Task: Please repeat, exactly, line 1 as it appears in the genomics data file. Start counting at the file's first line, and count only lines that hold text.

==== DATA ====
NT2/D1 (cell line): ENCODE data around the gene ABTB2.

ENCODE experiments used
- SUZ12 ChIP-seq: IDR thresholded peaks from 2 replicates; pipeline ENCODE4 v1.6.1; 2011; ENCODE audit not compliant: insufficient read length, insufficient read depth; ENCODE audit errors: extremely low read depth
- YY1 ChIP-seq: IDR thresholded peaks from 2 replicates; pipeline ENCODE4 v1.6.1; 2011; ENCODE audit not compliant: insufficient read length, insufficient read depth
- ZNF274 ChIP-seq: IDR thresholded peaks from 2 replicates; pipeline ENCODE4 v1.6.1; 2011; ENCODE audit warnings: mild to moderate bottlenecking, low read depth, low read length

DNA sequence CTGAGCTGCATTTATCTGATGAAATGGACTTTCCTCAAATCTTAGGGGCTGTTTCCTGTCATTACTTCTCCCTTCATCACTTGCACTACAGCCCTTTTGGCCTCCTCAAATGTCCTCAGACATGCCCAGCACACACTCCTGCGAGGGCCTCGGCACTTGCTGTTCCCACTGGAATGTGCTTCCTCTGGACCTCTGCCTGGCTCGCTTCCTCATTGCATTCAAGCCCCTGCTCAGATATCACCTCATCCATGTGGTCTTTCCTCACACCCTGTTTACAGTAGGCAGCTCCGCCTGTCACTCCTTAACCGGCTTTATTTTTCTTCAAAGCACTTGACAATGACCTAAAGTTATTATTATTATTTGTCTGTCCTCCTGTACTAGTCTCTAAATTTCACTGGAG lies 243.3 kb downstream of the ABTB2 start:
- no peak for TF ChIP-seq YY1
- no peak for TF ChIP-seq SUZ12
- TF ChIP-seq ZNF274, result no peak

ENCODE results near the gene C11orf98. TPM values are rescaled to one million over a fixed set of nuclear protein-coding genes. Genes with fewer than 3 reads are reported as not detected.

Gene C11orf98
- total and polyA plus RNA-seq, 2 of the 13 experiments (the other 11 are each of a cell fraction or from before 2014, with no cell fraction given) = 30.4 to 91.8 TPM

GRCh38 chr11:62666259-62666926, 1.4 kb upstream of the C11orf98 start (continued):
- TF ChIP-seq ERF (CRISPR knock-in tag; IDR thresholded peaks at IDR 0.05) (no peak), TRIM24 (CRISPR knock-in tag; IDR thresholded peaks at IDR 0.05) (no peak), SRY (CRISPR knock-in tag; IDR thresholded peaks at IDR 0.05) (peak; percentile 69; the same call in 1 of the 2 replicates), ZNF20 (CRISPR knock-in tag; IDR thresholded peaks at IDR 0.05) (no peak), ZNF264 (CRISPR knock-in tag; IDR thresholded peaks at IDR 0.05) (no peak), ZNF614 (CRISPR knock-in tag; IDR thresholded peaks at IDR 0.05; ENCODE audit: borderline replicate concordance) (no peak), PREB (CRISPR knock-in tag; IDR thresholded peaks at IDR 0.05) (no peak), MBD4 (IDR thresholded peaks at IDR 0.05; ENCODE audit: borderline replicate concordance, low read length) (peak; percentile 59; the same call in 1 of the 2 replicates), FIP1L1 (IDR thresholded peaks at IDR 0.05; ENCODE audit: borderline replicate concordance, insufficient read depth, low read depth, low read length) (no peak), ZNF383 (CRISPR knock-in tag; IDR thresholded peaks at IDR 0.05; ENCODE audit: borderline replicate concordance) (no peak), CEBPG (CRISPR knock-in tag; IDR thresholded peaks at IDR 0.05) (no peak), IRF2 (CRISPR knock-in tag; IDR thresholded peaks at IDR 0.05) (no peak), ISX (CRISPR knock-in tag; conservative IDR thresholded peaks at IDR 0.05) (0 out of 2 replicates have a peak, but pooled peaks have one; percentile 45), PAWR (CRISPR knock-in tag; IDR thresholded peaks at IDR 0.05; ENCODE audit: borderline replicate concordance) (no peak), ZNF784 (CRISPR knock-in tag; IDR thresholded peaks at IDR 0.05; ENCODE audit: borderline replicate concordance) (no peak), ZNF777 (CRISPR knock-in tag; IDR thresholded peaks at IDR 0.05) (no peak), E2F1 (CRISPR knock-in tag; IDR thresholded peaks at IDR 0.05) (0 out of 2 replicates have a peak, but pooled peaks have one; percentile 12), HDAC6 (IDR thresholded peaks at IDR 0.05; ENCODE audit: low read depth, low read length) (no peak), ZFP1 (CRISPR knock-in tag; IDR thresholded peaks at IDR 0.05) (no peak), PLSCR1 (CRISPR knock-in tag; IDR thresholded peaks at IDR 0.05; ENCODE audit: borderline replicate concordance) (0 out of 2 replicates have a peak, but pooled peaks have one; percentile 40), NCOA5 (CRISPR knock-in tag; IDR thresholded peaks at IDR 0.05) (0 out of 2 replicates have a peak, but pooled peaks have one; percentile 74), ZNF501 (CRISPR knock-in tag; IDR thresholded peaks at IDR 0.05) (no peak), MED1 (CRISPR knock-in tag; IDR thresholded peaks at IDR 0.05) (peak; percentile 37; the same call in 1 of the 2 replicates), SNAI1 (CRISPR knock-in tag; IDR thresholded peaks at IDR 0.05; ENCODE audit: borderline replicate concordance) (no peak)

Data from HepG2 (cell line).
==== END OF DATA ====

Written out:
NT2/D1 (cell line): ENCODE data around the gene ABTB2.